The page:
Let me just say I’m a fan of Kentucky’s eight-man punt return for several reasons.
Is it unconventional? Yes. Very much so. But Bill Walsh was unconventional when he introduced the West Coast offense. And then he won three Super Bowls.
Let me explain:
First and foremost, it gives three players a much-needed rest in the closing minutes of a tight ballgame. By using only eight guys on the return — as opposed to the 11 traditionally used on, you know, every play in a football game — it allows three additional men to catch a breather and a swig of water on the sideline. That can be the difference in an extra burst of speed or effort, or cramp prevention, later in the game. Stoops was simply looking out for his team and planning ahead.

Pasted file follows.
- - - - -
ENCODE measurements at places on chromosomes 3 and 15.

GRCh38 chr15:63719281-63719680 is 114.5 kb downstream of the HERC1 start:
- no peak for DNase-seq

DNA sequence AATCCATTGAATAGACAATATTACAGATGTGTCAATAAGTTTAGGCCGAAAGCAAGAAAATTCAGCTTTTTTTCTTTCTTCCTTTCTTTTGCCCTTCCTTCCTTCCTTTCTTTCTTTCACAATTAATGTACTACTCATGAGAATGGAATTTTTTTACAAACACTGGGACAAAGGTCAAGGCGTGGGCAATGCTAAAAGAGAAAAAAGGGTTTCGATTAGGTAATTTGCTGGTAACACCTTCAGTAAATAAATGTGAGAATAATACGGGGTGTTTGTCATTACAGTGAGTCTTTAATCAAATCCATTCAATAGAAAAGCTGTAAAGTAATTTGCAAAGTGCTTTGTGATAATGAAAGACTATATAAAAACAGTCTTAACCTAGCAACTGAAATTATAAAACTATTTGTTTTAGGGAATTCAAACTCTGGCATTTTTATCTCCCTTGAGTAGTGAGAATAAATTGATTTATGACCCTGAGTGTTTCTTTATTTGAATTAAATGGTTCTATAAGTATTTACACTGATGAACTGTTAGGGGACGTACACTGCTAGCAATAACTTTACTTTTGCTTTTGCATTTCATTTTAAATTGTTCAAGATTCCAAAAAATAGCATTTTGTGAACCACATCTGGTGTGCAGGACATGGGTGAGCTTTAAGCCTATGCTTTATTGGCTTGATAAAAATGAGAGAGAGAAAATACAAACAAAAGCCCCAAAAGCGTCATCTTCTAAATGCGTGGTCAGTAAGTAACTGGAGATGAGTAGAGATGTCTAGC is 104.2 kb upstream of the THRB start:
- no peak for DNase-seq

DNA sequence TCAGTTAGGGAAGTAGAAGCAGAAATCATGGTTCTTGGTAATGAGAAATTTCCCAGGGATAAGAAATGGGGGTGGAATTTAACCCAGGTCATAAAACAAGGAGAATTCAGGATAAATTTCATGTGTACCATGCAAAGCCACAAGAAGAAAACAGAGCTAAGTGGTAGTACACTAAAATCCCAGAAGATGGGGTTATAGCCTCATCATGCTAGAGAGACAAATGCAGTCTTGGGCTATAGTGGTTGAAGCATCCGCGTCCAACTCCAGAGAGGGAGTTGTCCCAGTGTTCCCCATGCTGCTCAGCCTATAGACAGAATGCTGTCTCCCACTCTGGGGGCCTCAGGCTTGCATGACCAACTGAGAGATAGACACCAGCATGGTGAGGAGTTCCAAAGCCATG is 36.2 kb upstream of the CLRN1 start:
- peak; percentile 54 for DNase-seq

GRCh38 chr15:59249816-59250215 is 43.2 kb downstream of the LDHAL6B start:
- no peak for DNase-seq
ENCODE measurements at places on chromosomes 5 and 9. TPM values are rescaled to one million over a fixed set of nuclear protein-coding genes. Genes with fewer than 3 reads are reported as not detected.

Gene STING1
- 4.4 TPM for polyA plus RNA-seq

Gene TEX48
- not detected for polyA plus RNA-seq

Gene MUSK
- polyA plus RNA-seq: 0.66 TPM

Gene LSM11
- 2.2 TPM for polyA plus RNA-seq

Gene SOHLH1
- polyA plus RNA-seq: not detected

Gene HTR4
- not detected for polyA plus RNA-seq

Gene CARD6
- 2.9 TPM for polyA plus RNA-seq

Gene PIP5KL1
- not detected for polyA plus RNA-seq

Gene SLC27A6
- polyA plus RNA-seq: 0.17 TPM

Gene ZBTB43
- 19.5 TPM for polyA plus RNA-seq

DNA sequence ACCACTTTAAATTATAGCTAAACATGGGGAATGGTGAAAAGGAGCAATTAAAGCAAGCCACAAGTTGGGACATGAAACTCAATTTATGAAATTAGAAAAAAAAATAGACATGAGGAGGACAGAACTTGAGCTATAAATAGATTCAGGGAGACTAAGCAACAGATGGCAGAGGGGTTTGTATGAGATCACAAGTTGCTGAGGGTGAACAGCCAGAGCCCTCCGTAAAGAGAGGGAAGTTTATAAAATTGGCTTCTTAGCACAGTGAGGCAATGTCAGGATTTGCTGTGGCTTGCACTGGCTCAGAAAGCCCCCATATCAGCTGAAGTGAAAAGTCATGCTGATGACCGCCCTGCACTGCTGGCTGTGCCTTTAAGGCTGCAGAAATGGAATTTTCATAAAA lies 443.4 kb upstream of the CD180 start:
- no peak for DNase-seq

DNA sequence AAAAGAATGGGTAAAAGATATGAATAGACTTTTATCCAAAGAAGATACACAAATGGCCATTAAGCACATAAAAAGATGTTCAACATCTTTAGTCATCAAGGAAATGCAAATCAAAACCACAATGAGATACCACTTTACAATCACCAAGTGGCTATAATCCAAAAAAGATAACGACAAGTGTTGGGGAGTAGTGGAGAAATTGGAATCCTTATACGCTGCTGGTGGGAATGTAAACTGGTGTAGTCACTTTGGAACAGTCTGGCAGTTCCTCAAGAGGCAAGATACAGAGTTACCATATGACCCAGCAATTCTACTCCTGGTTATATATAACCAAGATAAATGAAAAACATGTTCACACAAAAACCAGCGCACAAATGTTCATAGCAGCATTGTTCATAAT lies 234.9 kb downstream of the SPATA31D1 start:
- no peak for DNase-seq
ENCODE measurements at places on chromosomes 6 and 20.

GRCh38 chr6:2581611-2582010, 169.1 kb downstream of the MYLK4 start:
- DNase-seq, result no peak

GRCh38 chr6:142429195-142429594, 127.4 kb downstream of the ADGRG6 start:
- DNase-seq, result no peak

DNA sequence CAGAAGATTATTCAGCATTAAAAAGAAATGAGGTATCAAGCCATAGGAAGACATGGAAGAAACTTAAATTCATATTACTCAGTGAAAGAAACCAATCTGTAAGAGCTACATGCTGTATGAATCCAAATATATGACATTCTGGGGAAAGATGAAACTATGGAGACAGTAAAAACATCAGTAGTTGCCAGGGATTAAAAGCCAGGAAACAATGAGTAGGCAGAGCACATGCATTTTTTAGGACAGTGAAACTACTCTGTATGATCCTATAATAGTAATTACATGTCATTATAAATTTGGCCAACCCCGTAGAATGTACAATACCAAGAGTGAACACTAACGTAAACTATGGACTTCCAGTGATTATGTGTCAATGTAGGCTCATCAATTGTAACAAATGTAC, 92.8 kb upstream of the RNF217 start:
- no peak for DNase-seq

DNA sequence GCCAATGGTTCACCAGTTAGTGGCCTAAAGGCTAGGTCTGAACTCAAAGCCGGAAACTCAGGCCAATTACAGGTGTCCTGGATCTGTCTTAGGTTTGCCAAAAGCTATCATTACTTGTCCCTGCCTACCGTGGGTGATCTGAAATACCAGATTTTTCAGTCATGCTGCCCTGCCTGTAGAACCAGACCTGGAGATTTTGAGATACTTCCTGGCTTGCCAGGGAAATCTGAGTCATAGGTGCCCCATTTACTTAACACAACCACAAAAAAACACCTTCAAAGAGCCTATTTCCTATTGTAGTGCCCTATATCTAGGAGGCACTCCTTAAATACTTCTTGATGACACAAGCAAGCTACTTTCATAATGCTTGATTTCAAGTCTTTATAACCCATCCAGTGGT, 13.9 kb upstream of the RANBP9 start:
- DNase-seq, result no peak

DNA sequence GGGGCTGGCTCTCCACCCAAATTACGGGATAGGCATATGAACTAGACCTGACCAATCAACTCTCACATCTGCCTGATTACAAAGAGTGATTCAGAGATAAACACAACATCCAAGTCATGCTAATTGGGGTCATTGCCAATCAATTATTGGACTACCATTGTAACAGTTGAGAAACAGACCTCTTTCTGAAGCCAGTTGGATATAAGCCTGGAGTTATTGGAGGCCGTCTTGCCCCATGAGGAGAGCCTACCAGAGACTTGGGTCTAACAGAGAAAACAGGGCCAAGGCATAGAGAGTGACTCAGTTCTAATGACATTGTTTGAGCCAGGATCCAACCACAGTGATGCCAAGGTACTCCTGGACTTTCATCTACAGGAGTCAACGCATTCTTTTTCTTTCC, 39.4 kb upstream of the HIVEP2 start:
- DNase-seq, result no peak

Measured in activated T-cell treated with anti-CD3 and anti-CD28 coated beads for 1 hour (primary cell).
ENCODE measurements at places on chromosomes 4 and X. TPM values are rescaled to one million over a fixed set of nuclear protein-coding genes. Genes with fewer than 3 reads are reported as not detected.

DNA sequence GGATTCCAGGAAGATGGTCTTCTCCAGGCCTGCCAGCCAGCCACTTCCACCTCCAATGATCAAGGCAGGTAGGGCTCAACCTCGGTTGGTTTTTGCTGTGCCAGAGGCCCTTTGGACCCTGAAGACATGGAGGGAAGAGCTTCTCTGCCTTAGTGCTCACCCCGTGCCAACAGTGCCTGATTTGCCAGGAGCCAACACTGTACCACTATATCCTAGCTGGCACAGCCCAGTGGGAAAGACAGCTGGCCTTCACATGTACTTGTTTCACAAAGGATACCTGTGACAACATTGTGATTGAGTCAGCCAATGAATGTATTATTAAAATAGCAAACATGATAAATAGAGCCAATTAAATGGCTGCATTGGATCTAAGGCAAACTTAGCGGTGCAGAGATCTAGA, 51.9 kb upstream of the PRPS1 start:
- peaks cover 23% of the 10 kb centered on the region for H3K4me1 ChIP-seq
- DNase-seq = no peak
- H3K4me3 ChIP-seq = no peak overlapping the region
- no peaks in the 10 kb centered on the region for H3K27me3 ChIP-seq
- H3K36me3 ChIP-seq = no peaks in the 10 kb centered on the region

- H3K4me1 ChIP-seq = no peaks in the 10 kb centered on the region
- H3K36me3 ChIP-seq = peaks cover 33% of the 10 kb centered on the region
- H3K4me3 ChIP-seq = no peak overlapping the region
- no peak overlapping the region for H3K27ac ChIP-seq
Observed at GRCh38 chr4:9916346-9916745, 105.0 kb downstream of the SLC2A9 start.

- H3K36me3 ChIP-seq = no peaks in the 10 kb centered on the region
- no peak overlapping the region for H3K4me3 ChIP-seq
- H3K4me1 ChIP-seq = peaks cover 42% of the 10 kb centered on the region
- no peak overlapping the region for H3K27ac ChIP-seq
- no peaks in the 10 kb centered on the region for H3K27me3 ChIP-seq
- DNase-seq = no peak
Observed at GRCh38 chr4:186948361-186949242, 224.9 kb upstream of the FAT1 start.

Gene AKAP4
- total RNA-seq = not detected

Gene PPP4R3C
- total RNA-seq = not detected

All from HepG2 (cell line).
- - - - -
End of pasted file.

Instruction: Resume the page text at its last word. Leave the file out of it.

Second, it tells Auburn they’re weak. It sends a message of superiority and dominance. Playing outmanned says, “We don’t need 11-on-11, we’re fine with the eight we have right here. Kick that thing, bitch.” I imagine that’s what was running through Stoops’ mind at the time.
And then there’s the confusion aspect. Auburn players are looking at each other, wondering why Kentucky has only eight men on the field. They’re fluster. Discombobulated. Now they’re vulnerable to attack. While it’s a ballsy call by Stoops, it’s an aggressive one. Mindf*** the opponent and then pounce when they’re on their heels.
Unfortunately, Kentucky did not field the punt. Not this time, at least. But I don’t think it’s the last time we see Stoops new octareturn.
Change the game!
(But seriously, what were they doing?!)